Protecting private companies from state intervention and control has been a banner of the right while pushing for greater interference and regulation has been a banner of the left. But in these crazy identity-driven, polarized and superficial times, many values ​​are inverted according to political interests. In any case, freedom of expression has been attacked like never before by the left. Never before have there been so many efficient mechanisms and artifacts of social control. Progressivism has developed a twisted narrative that justifies social control to fight "misinformation." However, that right is not correctly confronting the dialectic based on the mythology of fake news, if it supports regulations that give more power to the states as a reaction to the cancellation of conservative or libertarian opinions.

The Supreme Court of the United States, based on these arguments, must make a decision that could transform the internet. It could potentially corrupt the freedoms that democracy is built on and that is more important. Regardless of what the Supreme Court decides, and it is expected to make a verdict soon, the narrative against freedom is reaping successes and this should be concerning. According to a survey conducted by the Foundation for Individual Rights and Expression (FIRE), nearly a third of Americans believe the First Amendment goes "too far" in the rights it protects. This issue made it to the Supreme Court during an election year full of ideological disputes. Experts believe that the court can rule that laws are unconstitutional, but providing a shortcut to amend them is a coin toss.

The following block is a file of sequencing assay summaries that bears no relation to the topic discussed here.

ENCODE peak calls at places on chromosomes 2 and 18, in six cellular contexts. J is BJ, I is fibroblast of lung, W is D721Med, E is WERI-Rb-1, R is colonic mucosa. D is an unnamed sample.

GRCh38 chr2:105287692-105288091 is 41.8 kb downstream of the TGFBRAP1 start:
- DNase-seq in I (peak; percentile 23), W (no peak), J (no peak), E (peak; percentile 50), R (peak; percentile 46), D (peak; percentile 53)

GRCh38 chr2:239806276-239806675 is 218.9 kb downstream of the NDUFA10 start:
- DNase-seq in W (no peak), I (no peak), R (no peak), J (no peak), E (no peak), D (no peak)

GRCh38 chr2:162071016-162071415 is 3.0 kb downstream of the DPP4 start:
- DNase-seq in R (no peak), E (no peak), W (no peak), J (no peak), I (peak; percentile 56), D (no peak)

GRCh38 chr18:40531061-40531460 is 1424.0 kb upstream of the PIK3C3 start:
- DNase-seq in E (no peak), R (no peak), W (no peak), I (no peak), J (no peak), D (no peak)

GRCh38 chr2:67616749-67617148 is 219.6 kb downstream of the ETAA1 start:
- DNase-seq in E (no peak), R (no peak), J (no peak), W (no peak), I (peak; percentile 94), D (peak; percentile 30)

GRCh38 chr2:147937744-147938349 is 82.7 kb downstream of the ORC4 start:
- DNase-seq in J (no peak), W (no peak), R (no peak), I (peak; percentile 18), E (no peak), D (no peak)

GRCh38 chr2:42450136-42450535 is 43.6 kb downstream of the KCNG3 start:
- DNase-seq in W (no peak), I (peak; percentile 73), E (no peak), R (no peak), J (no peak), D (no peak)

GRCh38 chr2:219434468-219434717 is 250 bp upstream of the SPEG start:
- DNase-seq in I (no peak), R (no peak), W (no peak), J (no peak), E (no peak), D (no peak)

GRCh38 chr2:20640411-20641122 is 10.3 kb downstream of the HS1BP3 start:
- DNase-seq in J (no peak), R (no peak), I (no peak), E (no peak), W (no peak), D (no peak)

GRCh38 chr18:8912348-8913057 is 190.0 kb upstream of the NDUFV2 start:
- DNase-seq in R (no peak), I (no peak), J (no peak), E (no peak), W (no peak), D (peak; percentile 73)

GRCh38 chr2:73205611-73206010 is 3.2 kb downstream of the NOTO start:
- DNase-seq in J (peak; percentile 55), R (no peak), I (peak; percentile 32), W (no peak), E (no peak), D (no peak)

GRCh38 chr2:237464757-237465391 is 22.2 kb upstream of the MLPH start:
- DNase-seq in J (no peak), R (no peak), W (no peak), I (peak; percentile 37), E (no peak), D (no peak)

The First Amendment, the rights of property and expression and the guarantee of political diversity are a package of values ​​taken hostage by a savage left and a right that has allowed itself to set the agenda, reacting at the wrong time. What we're seeing is an effort to misrepresent legitimate concerns about the internet's imperfections to control what we can read or say. Defending freedom cannot lead to giving more power to the government. That would be a deceptive path.